Life Up On Stage This work has been published in the Teen Ink monthly print magazine.

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     The lights are scorching. Looking out I can only see blurred figures in the audience. With every word my heart beats faster. At any moment, a missed line, missed cue or some other obstacle could break the focus. Still, we trained for this and know we won’t let a mishap destroy our performance. The show must go on!

Cue for black out, the lights flicker to let me know it’s almost showtime. Zipping up my black jumpsuit, I am ready. The smell of paint, the sounds of a drill, the sight of electrical cords on the back wall all flood my mind as I merge into the shadows. This is the place I love - the stage. The second half of my theatrical identity, it’s something I can indulge in, a true love of art and control.

First, I worked backstage, moving swiftly in my black jumpsuit and hidden from the audience. As stage manager I had a firm grip, and everyone respected the fact that during performances I ruled every inch of that theater. If actors requested a prop, like a genie, their wish would be my command. Stage make-up? No stress. Being an artist and a cosmetics fan, I quickly learned to apply it.

Special effects? You bet I did them. During the show I made sure that the director and the actors, as well as my own crew, had as little stress as possible. I was never afraid to get my hands dirty. In fact, they were filthy from painting, sweeping, make-up, and whatever else was thrown my way. Thankfully I got along with everyone, which made my job great. It was so rewarding to see the finished product run smoothly, and learn that others loved it all: the sets and the sound effects, as well as the actors.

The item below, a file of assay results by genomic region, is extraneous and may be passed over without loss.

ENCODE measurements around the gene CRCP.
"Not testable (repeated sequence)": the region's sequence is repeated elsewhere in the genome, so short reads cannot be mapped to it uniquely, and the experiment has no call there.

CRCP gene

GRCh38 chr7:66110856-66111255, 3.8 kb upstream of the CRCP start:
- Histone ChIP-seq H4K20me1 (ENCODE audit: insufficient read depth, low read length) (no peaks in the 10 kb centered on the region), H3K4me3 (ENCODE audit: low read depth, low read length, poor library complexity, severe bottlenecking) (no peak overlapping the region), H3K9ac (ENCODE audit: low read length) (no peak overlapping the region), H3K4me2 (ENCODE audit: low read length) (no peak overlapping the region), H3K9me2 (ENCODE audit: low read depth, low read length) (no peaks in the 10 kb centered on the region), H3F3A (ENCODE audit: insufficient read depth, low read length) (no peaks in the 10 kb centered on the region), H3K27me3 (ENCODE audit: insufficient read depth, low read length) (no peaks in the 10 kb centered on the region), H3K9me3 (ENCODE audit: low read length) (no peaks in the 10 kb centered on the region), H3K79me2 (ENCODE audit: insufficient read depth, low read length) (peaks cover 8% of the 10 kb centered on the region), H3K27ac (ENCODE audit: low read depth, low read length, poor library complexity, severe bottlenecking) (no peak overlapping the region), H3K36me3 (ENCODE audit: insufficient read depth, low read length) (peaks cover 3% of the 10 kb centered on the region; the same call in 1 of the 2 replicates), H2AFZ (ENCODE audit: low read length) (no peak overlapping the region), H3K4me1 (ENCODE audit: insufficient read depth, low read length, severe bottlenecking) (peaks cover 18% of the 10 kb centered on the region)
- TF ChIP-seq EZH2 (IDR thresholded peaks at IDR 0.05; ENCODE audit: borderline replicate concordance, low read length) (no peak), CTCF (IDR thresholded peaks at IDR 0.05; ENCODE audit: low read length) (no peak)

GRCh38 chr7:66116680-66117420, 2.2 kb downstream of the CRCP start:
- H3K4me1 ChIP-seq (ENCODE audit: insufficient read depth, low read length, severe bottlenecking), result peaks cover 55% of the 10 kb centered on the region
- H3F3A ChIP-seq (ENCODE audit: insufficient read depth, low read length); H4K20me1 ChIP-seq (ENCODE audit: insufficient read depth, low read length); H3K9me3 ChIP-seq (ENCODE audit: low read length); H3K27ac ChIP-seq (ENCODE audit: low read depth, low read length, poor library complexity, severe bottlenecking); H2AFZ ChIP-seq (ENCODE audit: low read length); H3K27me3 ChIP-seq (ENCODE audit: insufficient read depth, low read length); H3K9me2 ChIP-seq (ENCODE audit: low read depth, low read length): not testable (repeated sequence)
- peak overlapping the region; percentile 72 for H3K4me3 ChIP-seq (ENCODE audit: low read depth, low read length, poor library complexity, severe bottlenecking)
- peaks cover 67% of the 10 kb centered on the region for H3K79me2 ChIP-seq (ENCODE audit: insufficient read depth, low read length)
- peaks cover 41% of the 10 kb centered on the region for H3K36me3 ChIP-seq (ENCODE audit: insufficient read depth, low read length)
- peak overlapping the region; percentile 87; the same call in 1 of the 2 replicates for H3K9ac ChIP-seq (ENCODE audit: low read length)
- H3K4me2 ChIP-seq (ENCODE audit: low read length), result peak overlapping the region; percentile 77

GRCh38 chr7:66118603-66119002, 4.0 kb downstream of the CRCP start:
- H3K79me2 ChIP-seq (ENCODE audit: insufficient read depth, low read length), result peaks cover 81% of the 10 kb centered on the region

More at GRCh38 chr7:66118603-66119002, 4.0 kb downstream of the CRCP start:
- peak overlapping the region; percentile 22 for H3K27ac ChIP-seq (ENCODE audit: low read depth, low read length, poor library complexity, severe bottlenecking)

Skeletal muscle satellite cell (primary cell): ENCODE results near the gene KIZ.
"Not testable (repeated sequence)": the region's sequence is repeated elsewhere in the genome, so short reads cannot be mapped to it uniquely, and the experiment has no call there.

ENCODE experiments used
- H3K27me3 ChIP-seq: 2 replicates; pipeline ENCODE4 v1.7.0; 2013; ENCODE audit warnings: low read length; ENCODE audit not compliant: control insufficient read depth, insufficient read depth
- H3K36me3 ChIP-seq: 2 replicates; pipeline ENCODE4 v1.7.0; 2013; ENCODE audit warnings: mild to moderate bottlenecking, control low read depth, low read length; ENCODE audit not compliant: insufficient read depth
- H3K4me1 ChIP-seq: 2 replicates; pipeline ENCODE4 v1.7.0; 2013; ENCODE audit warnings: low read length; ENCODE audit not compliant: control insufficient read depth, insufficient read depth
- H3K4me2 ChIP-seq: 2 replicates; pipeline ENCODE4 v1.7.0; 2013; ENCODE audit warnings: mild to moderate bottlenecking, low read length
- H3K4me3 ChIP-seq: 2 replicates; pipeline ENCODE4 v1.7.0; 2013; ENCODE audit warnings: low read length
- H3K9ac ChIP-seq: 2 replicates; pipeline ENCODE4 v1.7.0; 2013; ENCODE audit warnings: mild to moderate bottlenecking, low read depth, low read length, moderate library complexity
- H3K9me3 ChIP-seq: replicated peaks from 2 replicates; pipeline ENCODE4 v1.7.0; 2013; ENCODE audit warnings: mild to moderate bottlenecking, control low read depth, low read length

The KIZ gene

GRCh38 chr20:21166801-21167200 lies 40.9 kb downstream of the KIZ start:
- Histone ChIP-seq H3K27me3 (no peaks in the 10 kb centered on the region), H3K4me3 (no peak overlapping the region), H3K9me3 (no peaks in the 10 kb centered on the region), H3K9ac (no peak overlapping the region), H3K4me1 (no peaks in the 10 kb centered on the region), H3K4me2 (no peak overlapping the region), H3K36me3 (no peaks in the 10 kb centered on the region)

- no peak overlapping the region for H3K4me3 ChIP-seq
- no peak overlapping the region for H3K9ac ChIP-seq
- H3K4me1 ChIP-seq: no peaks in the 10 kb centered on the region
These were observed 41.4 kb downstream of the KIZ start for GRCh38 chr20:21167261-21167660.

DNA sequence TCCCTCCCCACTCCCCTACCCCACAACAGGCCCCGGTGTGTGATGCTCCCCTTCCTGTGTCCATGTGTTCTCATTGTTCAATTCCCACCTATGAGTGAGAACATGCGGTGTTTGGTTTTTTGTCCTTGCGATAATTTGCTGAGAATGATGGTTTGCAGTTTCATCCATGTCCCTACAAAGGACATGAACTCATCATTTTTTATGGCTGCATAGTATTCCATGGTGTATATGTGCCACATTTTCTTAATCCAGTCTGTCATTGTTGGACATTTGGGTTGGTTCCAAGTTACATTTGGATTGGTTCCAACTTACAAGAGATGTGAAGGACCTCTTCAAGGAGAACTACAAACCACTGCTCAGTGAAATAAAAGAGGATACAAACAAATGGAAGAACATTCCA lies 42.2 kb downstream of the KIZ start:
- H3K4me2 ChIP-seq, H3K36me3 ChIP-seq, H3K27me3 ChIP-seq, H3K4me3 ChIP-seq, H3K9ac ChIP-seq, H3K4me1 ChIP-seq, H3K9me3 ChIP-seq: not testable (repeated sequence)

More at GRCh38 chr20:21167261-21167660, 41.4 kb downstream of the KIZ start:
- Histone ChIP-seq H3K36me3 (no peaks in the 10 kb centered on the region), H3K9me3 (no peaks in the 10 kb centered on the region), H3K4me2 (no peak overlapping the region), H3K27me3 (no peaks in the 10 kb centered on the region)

After a year of commanding the stage from behind the curtains, my director decided it was time for me to enter the spotlight in "The Rise and Rise of Daniel Rocket." I was supposed to be the stage manager, but the director had everyone audition. When she announced the cast I had envisioned who would have which role, and, as I listened to the list, I was right. But then she came to the part of Alice and called my name.

"What?" I felt my face burn as everyone turned toward me. I felt faint. I had actually gotten a role, a lead role, in a play our principal had personally cast! Although I was flattered, I felt I should decline since I was scared to be on stage. Then something inside told me to try. So I practiced and practiced and designed my costumes, and by the end I was as ready as I’d ever be.

After long nights of rehearsing, the day arrived. I couldn’t believe I would actually be on stage in front of everyone. We were all nervous, but things started out smoothly.

When I heard them call, "Where’s Alice?" I stepped out and spoke my first line as loudly and clearly as I could. I didn’t dare look into the audience, but managed to see my family in the front row. I knew they loved and supported me, and I was determined not to let them down.

As the play continued, I ventured out of my shell and moved more freely on stage. Words and emotions poured from me. I had done it, and it was amazing.

* * *

"And the ‘Best Play of the Year’ award goes to ... ‘The Rise and Rise of Daniel Rocket.’ And the ‘Best Newcomer Actress’ goes to ..."

Me. At our first-ever Academy Awards Night, I not only won this honor but was also named the new Drama Club co-president. Ever since drama became part of my life, it has opened so many doors. After the production, I started taking vocal lessons and played Snow White in the musical "Into the Woods." Then I was out of the woods and into the Hollywood Bowl, thanks to my art teacher who suggested I apply for a job in their Summer Sounds Program where I was stage manager.

Years from now, performing will still give me a rush, but another part of me still flashes back to my days as the Stage Amazon Queen. There’s absolutely nothing wrong with getting your hands dirty and putting some back into hard labor. After all, "The show must go on!"

This work has been published in the Teen Ink monthly print magazine. This piece has been published in Teen Ink’s monthly print magazine.






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